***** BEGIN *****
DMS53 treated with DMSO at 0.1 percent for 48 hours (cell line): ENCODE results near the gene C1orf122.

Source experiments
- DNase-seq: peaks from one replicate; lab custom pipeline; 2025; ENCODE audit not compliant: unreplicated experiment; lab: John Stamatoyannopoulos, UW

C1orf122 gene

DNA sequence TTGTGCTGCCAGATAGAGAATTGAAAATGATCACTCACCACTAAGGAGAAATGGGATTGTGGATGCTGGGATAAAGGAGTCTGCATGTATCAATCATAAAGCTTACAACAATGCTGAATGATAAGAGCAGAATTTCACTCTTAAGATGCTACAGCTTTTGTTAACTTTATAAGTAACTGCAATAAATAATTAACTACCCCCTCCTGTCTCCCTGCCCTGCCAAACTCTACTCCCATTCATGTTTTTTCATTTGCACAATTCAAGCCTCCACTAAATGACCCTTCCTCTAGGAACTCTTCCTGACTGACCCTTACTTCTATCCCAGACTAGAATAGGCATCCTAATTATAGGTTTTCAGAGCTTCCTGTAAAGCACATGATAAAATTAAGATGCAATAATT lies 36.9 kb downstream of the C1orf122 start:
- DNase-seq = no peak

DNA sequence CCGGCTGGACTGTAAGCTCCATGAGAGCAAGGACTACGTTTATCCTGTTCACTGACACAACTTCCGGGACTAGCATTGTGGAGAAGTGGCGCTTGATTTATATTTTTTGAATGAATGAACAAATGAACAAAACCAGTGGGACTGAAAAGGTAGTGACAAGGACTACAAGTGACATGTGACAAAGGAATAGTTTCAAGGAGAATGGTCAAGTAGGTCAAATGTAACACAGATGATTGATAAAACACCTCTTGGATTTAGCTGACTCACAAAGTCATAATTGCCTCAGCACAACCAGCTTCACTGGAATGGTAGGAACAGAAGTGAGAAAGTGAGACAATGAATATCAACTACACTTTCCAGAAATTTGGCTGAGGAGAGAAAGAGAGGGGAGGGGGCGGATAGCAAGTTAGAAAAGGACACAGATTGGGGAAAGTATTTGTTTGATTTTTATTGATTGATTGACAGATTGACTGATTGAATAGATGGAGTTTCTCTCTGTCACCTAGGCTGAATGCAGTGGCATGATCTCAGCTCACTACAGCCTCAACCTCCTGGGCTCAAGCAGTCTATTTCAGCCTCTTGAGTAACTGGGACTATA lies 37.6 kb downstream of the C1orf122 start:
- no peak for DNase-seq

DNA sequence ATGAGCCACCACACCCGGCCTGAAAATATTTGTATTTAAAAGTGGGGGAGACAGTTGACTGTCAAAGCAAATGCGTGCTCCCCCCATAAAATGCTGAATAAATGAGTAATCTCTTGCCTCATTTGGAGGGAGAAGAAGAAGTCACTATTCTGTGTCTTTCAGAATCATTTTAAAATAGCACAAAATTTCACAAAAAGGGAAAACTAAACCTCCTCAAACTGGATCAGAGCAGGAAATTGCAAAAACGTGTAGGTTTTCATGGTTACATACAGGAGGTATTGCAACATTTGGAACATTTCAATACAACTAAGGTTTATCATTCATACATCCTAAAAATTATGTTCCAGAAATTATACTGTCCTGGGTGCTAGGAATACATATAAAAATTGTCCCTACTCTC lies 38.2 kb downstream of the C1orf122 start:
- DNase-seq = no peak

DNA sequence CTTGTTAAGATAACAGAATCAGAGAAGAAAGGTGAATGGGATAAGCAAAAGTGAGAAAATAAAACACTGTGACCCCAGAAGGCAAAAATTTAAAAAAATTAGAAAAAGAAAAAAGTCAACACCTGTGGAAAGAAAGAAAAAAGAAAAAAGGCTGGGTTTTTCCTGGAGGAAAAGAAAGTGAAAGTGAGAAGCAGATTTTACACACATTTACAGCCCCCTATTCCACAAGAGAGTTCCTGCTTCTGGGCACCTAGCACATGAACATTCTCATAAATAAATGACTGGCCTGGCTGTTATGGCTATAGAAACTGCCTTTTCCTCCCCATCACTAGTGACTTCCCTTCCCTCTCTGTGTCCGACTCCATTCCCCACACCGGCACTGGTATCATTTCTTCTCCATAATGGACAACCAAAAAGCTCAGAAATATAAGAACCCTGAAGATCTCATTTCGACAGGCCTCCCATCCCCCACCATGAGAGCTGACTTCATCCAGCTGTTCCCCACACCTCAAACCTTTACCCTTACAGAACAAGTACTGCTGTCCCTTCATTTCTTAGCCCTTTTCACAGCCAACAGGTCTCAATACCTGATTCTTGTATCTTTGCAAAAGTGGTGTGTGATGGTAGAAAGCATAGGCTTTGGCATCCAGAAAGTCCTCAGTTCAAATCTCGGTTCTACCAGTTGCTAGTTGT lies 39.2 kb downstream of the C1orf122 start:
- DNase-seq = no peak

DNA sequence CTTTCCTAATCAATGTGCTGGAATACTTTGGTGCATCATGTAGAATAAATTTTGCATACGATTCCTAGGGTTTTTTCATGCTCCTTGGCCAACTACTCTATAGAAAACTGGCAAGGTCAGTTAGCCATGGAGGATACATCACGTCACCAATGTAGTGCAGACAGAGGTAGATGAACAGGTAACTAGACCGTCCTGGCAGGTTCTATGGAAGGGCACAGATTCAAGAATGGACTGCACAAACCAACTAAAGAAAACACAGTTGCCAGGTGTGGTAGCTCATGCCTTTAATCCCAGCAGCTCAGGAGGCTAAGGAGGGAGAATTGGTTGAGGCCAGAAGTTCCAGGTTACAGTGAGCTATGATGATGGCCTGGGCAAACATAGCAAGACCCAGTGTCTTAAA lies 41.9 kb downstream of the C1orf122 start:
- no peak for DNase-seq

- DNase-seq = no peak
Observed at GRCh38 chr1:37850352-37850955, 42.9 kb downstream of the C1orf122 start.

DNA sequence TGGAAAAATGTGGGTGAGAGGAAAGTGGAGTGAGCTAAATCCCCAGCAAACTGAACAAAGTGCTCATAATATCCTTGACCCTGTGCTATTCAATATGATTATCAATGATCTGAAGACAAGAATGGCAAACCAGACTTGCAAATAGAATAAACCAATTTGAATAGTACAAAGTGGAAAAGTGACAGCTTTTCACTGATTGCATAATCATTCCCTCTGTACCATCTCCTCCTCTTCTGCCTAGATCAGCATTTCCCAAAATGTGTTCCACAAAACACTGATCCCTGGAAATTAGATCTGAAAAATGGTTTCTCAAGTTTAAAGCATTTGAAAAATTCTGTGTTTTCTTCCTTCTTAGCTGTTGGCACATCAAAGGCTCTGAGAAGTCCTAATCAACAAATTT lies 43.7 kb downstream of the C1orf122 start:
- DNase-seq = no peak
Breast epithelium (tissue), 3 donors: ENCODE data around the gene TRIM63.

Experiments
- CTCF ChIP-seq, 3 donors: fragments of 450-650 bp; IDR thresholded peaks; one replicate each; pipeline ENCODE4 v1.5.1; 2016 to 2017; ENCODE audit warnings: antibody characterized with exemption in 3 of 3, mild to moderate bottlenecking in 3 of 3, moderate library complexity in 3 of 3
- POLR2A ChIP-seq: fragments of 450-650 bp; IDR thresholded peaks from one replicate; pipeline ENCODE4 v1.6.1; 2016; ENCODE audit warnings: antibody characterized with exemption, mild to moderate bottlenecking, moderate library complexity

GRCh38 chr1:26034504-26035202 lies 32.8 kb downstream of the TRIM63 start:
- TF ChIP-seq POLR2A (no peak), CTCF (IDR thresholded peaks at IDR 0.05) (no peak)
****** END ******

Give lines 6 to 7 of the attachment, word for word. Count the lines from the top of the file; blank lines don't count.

- DNase-seq = no peak

DNA sequence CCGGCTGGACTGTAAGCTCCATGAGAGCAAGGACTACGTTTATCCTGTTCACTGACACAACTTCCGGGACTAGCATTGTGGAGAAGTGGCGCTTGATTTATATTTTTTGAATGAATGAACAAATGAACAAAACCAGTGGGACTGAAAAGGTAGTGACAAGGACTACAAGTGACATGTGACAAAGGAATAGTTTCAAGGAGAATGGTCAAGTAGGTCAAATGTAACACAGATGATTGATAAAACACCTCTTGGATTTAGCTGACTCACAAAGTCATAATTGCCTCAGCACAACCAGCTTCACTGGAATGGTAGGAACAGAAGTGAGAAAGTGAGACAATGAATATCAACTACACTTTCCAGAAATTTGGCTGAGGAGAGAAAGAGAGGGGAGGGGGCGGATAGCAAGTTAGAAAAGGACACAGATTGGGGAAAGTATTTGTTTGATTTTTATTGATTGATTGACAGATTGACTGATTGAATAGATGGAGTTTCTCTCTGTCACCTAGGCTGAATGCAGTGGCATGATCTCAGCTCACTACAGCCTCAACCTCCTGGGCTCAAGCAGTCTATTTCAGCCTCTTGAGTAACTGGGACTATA lies 37.6 kb downstream of the C1orf122 start: